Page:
Welcome To Signs101.com: Largest Forum for Signmaking Professionals

Signs101.com: Largest Forum for Signmaking Professionals is the LARGEST online community & discussion forum for professional sign-makers and graphic designers.

 


  1. This site uses cookies. By continuing to use this site, you are agreeing to our use of cookies. Learn More.

Illustrator color/resolution help

Discussion in 'Adobe' started by jbennett, Feb 7, 2007.

  1. jbennett

    jbennett Member

    350
    0
    16
    Jun 12, 2003
    Tennessee
    I am new to designing in Illustrator. I did a design for a digital print and was very pleased with the results with only a few minor (or what I hope are minor) exceptions. How can I get the orange color in my design to more closely resemble a flourescent orange ( I said more closely, not exact. The yellow loooked great.)? Also I sent the file to the guy that I am going to sub my printing to. It is a very large jpg image and looked good, but at the 72 dpi, it could have stood to have been slightly more clear. Every time I tried to export as 100 dpi file, it says that not enough memory available. Are actual hardware limitations my problem, or is it the program configuration? The computer has 768 MB of Ram and over 200 GB free hard drive space. All help is greatly appreciated. I just need a little help getting started here.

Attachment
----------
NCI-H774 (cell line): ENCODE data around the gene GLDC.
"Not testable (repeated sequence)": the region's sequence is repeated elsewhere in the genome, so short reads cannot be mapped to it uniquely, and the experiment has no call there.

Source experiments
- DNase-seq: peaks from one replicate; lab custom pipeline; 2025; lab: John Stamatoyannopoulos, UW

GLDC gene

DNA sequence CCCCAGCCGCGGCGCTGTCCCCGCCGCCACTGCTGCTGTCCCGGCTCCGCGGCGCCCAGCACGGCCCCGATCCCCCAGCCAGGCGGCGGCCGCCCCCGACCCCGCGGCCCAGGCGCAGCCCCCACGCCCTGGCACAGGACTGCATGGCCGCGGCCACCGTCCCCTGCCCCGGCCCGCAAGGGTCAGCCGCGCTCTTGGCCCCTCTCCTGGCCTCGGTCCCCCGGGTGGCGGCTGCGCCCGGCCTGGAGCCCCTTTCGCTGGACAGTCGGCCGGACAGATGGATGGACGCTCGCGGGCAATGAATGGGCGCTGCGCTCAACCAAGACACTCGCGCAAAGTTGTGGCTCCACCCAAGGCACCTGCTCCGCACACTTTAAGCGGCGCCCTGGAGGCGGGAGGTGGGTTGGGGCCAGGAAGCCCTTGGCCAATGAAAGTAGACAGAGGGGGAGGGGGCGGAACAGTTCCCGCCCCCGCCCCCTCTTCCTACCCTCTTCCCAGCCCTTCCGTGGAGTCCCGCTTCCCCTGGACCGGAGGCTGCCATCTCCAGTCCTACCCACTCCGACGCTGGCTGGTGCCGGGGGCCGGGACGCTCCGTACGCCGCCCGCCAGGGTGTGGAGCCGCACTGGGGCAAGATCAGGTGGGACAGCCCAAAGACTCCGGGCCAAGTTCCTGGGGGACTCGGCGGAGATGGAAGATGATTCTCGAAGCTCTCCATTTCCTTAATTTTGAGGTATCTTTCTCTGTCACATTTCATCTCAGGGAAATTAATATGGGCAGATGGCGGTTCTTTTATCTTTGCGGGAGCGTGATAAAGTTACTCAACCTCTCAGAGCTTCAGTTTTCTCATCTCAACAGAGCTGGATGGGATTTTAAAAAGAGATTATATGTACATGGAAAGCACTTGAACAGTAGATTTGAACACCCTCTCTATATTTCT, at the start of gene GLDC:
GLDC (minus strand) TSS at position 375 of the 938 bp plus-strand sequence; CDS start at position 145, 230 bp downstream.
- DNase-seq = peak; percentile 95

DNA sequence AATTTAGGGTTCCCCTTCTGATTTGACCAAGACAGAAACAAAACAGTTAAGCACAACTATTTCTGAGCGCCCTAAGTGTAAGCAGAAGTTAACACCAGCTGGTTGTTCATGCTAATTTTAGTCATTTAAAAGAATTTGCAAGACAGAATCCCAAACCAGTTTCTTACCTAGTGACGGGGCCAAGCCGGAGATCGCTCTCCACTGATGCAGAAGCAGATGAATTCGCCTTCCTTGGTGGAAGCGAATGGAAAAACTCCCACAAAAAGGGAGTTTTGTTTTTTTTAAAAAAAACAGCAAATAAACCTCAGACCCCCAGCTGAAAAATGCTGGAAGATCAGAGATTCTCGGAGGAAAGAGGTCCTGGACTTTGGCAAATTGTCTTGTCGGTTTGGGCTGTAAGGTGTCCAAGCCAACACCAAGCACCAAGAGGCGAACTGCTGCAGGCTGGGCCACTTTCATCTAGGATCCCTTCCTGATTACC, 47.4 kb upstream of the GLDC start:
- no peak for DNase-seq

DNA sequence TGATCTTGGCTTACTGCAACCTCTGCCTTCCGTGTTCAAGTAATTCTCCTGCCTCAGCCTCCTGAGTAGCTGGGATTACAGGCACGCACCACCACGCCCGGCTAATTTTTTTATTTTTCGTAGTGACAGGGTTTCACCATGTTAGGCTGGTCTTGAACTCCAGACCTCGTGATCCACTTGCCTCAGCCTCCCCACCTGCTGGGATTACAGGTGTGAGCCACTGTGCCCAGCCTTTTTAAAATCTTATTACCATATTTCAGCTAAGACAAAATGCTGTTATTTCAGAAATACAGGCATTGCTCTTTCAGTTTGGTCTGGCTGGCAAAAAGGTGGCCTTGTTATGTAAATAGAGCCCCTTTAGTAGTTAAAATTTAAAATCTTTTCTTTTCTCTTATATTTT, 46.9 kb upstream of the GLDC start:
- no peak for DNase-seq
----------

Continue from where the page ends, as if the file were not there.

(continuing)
jbennett
     
    Tags:
  2. Rod

    Rod Member

    192
    0
    0
    Apr 11, 2006
    Try either swatch libraries, or printint color charts



    • In Illustrator, go Window menu >> Swatch Libraries and see if there is some inspiration there.
    • Alternatively, do a forum search for previous "chart" topics. Some software provide a function to automatically generate custom and preset color charts, or you can obtain standard chart files that you can print. Then just use the printed charts like a lookup table for the hues that your printer can reproduce.

    Regards,

    Rod
     
  3. 3CGraphics

    3CGraphics Member

    381
    0
    16
    May 23, 2004
    ATL Area